UNSC adopts resolution calling for urgent humanitarian pauses throughout Gaza
United Nations: The UN Security Council has called for urgent humanitarian pauses and corridors throughout Gaza to allow unhindered humanitarian access in the strip, finally overcoming deadlock and adopting a resolution in the month-long Israel-Hamas conflict.
The 15-nation Council adopted a resolution on Wednesday that called for the immediate and unconditional release of all hostages held by Hamas and other groups, especially children, as well as ensuring immediate humanitarian access.
The Malta-drafted resolution was adopted with 12 votes in favour, none against and three abstentions from Russia, the United Kingdom and the United States.
The resolution calls for “urgent and extended humanitarian pauses and corridors throughout the Gaza Strip for a sufficient number of days to enable, consistent with international humanitarian law, the full, rapid, safe, and unhindered humanitarian access” for United Nations humanitarian agencies and their implementing partners to facilitate the continuous, sufficient and unhindered provision of essential goods and services throughout the Gaza Strip.
The adoption of the resolution came after four failed attempts last month in the Council to take action on allowing humanitarian access in the Israel-Hamas conflict that broke out after the militant group attacked Israel on October 7.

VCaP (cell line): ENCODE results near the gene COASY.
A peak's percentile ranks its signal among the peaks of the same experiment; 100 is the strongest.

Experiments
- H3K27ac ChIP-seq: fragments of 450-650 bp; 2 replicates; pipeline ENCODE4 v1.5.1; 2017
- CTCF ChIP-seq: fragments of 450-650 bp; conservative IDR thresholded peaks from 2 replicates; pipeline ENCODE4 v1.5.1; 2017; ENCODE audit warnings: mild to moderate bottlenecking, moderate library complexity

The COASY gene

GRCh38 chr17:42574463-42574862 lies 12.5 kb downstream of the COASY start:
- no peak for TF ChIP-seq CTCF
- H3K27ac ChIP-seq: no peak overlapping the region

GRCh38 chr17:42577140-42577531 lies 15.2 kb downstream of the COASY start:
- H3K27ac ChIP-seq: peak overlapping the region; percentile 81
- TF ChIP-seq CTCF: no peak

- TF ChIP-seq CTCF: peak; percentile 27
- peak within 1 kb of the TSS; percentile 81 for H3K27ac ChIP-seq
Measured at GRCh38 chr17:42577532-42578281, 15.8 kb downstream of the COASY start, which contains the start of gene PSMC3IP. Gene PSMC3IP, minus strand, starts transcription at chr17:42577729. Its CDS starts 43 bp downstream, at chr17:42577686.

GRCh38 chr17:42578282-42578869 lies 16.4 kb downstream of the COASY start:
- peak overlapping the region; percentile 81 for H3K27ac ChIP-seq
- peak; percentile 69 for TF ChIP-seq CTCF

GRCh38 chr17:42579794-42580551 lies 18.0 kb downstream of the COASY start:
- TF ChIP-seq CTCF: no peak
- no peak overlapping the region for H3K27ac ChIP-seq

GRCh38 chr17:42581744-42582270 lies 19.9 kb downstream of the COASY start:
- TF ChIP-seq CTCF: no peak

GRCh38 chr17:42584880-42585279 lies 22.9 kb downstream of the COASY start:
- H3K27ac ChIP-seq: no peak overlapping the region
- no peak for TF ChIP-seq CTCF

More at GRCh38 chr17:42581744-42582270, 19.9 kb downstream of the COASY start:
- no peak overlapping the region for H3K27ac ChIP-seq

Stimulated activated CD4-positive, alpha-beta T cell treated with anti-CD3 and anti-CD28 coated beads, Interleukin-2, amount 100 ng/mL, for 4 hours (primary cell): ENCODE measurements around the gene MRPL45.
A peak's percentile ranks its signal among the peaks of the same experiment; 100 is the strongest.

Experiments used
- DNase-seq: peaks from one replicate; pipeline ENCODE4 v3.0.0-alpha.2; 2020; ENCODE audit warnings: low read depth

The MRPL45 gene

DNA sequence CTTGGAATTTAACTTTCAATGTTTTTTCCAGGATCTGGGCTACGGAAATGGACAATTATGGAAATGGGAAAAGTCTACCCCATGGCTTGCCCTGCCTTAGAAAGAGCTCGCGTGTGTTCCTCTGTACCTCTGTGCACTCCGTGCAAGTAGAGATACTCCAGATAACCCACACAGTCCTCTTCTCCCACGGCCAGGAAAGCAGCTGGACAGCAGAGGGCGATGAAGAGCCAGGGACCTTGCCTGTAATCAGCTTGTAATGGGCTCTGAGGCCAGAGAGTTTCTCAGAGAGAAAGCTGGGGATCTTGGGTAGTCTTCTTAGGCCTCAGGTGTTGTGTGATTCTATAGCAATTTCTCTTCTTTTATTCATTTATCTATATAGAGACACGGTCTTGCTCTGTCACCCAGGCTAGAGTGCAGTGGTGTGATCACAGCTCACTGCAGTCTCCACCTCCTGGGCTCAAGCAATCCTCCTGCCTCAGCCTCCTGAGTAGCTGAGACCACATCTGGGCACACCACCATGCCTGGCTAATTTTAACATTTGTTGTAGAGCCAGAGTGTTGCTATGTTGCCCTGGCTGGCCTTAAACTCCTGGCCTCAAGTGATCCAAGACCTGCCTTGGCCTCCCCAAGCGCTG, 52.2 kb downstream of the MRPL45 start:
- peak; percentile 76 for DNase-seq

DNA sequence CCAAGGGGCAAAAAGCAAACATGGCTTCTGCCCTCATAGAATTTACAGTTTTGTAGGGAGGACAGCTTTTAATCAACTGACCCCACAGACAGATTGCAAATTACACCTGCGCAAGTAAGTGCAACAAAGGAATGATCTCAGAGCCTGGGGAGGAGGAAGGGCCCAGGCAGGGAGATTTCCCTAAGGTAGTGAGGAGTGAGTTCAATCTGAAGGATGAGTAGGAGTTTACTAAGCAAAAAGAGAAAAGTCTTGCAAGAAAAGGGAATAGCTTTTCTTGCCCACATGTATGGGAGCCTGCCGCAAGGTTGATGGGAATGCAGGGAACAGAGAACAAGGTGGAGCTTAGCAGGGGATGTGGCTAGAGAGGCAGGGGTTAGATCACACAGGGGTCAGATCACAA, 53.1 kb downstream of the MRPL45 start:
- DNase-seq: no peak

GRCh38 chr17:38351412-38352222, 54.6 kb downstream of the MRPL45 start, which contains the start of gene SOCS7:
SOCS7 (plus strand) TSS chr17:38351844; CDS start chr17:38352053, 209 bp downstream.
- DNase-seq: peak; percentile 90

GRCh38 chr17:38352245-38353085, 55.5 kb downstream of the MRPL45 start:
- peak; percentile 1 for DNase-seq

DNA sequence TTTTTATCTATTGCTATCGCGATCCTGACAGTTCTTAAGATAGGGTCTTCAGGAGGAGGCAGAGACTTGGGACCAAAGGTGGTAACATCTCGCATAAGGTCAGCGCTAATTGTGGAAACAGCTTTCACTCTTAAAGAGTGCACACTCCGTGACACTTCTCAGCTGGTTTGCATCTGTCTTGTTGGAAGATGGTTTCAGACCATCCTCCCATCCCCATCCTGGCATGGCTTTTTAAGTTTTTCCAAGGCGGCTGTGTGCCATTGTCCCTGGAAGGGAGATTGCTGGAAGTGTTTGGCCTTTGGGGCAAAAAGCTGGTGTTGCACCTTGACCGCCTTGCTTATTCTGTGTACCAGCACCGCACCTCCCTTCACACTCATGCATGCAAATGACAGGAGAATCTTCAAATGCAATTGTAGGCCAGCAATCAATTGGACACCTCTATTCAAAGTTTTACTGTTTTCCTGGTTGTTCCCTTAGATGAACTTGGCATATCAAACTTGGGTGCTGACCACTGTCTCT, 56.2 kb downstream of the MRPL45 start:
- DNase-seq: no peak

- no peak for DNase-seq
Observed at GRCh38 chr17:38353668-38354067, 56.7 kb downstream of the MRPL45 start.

The resolution by the US that would have affirmed the right of member states to defend themselves against threats to peace and security posed by acts of terrorism, was vetoed by Russia and China.
Two resolutions by Moscow failed to get sufficient votes in their favour while the Brazil text that would have called for humanitarian pauses to allow full access for aid to the Gaza strip was vetoed by the US.
US Ambassador to the UN Linda Thomas-Greenfield, in her explanation of the vote, said that the text does not include condemnation of Hamas but this is the first time the Council has ever adopted a resolution that “even mentions the word ‘Hamas’.”
She said that while Washington fully supports the resolution’s call for the immediate and unconditional release of all hostages held by Hamas and other groups, “ultimately, the United States could not vote yes on a text that did not condemn Hamas or reaffirm the right of all Member States to protect their citizens from terrorist attacks.”
UK’s Permanent Representative to the UN Ambassador Barbara Woodward said while the resolution is absolutely necessary, Britain “regrets” that the first resolution passed by the Council on the issue could not clearly condemn Hamas’ terrorist attacks of October 7.
“The barbarity of those attacks should be clear to us all. That is why we have abstained today. But let me be absolutely clear, it was vital and overdue for the Council to speak on this crisis and we strongly support the resolution’s purpose: to get aid in, and hostages out,” Woodward said.
Russia’s Permanent Representative Ambassador Vassily Nebenzia said that Moscow abstained on the draft resolution and “could not but respond to calls, including from countries in the region,” for the Security Council to adopt at least some humanitarian product.
“That is the only reason why we turned a blind eye to the many shortcomings of the draft, the main one being the absence of a call for an immediate ceasefire. This was and remains an imperative,” the Russian envoy said.
He added that any humanitarian action requires an immediate cessation of hostilities. “One cannot clear the debris and evacuate people when under fire, and also it is impossible to bring in much-needed fuel, without which Gaza’s hospitals are about to run out of energy.”